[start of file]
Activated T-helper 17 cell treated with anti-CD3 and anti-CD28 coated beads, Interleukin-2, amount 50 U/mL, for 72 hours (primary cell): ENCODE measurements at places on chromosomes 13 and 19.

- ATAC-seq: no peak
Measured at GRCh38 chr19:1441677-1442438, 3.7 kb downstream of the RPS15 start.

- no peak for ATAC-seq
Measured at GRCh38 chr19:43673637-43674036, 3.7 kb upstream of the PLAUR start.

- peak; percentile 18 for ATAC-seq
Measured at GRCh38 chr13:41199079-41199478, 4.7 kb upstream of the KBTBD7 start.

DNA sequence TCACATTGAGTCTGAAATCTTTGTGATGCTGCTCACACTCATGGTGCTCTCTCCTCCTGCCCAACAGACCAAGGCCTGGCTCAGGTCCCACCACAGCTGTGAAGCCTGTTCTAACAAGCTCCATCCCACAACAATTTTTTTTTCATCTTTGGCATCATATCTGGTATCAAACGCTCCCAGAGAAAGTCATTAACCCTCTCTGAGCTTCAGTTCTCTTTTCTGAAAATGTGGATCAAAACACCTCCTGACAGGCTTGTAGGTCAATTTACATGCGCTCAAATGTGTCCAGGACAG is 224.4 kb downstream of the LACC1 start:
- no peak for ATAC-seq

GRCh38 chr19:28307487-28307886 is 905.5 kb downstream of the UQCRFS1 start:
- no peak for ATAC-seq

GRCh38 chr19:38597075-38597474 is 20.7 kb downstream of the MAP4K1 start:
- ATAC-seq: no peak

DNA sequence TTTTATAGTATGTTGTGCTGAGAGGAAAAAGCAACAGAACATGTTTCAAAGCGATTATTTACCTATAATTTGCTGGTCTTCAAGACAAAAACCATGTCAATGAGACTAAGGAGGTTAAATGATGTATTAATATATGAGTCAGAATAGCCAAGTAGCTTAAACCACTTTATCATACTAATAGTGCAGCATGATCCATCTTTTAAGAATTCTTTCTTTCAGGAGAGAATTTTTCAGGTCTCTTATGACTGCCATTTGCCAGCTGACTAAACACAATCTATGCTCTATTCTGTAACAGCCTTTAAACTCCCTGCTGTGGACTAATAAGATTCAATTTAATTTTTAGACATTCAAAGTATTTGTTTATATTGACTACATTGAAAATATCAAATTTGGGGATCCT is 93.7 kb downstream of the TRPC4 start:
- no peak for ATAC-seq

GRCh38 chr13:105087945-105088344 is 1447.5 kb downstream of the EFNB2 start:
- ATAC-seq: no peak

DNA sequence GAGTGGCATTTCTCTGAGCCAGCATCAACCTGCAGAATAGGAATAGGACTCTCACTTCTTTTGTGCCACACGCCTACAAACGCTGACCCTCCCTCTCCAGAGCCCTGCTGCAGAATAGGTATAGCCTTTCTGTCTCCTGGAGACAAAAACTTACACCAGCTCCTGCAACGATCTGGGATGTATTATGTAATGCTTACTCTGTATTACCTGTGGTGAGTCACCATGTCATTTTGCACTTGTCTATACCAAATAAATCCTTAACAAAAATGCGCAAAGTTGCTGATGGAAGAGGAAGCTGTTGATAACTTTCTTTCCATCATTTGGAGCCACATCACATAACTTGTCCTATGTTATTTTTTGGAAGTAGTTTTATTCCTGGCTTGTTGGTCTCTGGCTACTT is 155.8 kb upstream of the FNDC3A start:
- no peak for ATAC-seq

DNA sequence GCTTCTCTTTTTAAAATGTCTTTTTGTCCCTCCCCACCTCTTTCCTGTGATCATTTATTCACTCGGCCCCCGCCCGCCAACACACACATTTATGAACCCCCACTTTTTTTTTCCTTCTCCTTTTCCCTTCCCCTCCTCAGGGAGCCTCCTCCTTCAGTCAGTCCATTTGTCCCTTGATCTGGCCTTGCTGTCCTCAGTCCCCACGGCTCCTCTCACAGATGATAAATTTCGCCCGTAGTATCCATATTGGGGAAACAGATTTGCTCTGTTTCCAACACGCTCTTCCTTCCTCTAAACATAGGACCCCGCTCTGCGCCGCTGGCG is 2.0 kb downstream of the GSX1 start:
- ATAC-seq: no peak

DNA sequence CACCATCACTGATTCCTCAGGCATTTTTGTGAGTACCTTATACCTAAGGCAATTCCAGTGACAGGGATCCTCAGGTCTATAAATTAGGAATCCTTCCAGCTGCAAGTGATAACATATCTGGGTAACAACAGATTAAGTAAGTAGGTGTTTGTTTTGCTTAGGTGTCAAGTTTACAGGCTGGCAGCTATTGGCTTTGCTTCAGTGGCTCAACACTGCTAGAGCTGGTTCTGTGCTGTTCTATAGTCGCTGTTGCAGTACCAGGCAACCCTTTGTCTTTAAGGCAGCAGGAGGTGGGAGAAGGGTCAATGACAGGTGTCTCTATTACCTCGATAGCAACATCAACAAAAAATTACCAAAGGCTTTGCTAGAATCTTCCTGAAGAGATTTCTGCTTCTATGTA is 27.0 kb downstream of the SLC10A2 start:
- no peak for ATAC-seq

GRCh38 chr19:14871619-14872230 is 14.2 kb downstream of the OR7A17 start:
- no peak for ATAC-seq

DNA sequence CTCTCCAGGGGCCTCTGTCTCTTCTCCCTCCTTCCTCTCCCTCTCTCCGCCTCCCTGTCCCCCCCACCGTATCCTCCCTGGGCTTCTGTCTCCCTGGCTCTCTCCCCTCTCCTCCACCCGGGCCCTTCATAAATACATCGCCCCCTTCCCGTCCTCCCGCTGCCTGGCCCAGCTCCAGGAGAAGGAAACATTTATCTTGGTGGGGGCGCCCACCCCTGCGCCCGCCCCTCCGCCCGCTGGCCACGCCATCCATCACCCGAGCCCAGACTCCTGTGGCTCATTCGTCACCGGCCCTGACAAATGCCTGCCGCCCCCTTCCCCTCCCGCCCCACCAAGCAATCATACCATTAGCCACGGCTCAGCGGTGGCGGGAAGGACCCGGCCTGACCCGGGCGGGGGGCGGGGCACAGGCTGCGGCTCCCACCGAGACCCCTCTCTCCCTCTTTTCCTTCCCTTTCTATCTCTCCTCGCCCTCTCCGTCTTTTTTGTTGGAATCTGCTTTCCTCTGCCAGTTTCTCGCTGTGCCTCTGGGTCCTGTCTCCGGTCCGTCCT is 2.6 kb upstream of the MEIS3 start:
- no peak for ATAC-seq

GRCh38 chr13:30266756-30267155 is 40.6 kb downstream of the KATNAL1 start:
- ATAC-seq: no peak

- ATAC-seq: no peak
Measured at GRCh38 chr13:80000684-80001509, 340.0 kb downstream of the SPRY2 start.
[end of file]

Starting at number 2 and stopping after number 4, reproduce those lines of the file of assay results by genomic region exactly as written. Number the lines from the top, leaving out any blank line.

- ATAC-seq: no peak
Measured at GRCh38 chr19:1441677-1442438, 3.7 kb downstream of the RPS15 start.

- no peak for ATAC-seq